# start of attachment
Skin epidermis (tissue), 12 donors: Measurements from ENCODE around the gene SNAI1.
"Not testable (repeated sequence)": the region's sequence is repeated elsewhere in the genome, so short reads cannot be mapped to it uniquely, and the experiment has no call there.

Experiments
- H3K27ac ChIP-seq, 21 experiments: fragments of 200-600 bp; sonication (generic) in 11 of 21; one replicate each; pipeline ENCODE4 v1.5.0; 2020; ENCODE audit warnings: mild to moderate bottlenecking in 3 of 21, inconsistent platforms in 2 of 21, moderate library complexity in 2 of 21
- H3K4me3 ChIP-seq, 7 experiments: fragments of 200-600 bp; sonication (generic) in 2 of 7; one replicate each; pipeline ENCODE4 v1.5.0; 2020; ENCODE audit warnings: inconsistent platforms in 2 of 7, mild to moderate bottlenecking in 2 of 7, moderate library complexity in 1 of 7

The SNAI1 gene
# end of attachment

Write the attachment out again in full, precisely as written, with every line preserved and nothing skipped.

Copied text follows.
Skin epidermis (tissue), 12 donors: Measurements from ENCODE around the gene SNAI1.
"Not testable (repeated sequence)": the region's sequence is repeated elsewhere in the genome, so short reads cannot be mapped to it uniquely, and the experiment has no call there.

Experiments
- H3K27ac ChIP-seq, 21 experiments: fragments of 200-600 bp; sonication (generic) in 11 of 21; one replicate each; pipeline ENCODE4 v1.5.0; 2020; ENCODE audit warnings: mild to moderate bottlenecking in 3 of 21, inconsistent platforms in 2 of 21, moderate library complexity in 2 of 21
- H3K4me3 ChIP-seq, 7 experiments: fragments of 200-600 bp; sonication (generic) in 2 of 7; one replicate each; pipeline ENCODE4 v1.5.0; 2020; ENCODE audit warnings: inconsistent platforms in 2 of 7, mild to moderate bottlenecking in 2 of 7, moderate library complexity in 1 of 7

The SNAI1 gene